By: Vishnoo V -- Senior Research Analyst, Rigid and Flexible Packaging
01 January, 2017
The global capacity for tubular glass products has not kept pace with demand growth in the sector. Furthermore, the year 2018 witnessed an overall shrinkage of capacity owing to multiple plant shutdowns due to M&A activity and plant upgrades by key players in the industry. As a result, downstream markets have witnessed a significant supply shortage of tubular glass products, with a number of suppliers rationing their capacity. The effect of this rationing would be significantly worse for smaller buyers, who may not have enough leverage with suppliers. Top tubular glass suppliers have invested heavily in expanding their capacity over the next 2.5 years. Most large-capacity expansions are to be established in the Asia-Pacific region to cater to the fastest growing tubular glass market. However, the tubular glass supply base is already highly consolidated, and further expansion and acquisitions by top players could further consolidate the market. This article explores the key reasons for the supply tightness and the measures taken by stakeholders to alleviate the condition.
The global tubular glass industry is witnessing a supply shortage in 2018–19, with a number of buyers facing disruptions in their sourcing. With demand for tubular glass products witnessing growth of about 3.5–4 percent annually, the ongoing drop in supply is expected to significantly affect fast-growing downstream sectors such as biologics and vaccines. These sectors mainly require Type I tubular glass products, the supply base of which is dominated by market leaders. With these suppliers rationing their supply based on pre-existing contracts with large, high-volume buyers, smaller buyers such as small- to medium-sized biopharma firms may be more significantly affected by the ongoing crisis.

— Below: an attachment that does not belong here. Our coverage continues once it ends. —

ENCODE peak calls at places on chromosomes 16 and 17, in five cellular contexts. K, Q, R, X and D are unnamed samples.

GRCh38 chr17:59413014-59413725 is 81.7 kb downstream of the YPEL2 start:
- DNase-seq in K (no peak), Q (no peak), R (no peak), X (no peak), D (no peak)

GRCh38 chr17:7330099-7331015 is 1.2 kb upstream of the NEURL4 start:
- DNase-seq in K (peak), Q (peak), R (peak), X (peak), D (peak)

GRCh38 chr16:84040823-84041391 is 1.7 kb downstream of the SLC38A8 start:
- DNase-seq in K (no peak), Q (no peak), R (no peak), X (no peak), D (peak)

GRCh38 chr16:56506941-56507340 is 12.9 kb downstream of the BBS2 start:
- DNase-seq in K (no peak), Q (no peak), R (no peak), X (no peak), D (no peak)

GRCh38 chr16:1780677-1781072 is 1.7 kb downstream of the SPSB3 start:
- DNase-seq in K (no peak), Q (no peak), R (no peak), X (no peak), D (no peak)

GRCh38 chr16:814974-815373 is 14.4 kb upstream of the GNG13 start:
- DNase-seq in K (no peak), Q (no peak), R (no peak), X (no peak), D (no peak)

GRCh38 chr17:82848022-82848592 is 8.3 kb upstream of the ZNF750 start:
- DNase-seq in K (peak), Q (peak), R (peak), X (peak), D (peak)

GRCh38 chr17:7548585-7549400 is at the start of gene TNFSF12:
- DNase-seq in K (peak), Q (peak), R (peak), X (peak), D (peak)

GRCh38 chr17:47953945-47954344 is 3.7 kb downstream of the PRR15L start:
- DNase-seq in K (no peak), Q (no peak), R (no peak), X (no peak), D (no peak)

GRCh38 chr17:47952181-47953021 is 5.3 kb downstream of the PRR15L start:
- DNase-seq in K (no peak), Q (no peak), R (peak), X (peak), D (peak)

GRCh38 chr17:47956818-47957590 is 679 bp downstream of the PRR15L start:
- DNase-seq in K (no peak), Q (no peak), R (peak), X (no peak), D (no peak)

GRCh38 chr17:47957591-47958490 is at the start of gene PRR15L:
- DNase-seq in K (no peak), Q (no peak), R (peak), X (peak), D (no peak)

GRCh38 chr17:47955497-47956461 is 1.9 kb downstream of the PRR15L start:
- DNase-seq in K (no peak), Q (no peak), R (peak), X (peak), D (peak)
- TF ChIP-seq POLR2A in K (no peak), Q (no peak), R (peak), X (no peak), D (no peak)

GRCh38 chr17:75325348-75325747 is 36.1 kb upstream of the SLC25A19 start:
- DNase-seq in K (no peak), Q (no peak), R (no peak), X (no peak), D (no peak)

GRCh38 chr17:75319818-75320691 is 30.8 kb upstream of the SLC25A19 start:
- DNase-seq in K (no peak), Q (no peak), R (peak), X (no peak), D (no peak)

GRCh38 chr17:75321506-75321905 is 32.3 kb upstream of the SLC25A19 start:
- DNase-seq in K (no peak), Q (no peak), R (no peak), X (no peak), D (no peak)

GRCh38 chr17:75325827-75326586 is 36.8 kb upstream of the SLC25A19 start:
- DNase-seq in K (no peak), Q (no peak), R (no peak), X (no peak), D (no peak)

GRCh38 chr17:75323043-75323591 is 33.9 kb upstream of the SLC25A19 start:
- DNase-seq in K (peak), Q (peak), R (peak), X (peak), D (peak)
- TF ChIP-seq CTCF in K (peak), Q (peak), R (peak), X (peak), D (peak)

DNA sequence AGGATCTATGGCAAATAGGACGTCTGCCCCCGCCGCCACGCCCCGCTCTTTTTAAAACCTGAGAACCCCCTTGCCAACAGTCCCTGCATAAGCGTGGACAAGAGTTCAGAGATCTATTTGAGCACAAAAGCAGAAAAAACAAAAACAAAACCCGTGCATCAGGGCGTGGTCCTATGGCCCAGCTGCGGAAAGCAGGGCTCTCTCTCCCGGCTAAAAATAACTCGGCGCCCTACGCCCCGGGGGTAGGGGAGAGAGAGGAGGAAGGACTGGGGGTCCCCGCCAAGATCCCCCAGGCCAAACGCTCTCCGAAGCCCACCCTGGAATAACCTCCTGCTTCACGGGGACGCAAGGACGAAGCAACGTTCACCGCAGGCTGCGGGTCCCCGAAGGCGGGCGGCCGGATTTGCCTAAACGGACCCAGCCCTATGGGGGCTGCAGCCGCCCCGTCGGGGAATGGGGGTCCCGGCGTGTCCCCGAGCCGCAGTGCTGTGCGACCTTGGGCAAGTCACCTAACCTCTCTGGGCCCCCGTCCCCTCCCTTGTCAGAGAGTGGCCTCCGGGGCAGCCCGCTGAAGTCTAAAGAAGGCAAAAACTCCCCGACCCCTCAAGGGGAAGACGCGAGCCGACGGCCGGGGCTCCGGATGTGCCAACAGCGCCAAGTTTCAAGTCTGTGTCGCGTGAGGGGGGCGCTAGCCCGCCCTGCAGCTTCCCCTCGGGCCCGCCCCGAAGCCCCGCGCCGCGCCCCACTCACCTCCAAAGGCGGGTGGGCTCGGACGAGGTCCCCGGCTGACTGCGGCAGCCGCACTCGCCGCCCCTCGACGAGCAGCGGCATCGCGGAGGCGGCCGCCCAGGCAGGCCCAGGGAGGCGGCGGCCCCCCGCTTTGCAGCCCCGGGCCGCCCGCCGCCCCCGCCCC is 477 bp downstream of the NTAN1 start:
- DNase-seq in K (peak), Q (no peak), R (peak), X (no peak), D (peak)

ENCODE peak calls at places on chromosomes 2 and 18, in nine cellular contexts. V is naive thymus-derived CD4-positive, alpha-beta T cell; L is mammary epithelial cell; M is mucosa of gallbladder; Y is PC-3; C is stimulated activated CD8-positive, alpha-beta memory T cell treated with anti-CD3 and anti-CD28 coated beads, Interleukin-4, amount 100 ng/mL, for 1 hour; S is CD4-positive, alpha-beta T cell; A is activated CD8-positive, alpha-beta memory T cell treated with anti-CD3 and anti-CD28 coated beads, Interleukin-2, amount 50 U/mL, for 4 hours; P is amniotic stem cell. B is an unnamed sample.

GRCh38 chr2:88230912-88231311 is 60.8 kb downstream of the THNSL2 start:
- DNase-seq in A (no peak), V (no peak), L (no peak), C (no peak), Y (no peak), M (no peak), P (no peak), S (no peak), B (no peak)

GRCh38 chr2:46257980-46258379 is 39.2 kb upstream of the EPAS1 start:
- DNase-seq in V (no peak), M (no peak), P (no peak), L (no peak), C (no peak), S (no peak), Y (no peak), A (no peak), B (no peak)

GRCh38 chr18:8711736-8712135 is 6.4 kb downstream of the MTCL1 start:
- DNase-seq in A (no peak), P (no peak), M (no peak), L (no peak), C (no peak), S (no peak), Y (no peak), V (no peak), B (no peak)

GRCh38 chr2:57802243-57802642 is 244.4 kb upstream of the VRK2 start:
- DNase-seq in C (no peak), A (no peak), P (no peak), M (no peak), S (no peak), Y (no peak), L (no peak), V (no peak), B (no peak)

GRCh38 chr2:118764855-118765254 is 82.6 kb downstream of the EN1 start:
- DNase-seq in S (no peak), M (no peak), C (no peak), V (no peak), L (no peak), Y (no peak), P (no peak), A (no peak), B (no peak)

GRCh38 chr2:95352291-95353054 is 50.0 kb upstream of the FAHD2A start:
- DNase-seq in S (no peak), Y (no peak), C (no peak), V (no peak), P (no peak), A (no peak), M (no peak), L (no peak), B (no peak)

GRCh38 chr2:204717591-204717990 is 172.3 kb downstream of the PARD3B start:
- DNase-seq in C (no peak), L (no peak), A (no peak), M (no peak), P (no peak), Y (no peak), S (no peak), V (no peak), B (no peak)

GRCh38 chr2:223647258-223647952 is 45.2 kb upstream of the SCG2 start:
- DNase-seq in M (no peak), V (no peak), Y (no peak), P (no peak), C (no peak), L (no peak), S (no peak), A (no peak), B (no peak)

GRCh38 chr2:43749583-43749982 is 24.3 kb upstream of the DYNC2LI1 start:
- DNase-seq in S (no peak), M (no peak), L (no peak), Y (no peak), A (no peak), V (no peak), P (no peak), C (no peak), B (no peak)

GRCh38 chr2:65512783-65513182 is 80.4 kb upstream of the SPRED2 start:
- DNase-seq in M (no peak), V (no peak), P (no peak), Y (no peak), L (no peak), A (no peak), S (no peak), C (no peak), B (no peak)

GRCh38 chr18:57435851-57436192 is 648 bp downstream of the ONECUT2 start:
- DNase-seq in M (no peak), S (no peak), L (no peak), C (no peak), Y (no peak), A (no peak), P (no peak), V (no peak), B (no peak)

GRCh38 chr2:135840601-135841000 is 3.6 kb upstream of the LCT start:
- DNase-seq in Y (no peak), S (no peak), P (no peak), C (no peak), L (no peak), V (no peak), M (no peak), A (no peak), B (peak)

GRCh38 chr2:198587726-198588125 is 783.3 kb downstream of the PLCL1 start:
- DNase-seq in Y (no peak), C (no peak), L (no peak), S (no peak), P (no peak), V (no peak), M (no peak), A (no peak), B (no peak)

The pharma glass tubing market is forecast to grow at about 3–4 percent CAGR by volume over the 2018–28 period, as a result of growth in key segments such as biopharma, vaccines, and insulin. Demand for parenteral packaging components such as PFS, syringes,and vials is expected to showcase strong growth and higher barrier properties offered by glass and newer materials that offer improved delamination and breakage resistance. This drives the preference for glass parenterals over plastic/polymer-based containers. Type I tubular glass products account for about 50–55 percent of overall demand by volume and dominate the demand in key sectors such as biopharma and vaccines. The demand for Type I glass is expected to pick up further, as the industry is witnessing a gradual shift more in favor of Type I glass over Type II glass tubes. Europe is the largest market for Type I glass and also the largest supply base, owing to the presence of many large glass tubing suppliers such as SCHOTT and Nipro Glass. Demand from the APAC region has also been increasing significantly over the last two years, as a result of regulations in many markets that mandate use of higher quality packaging for pharma products.
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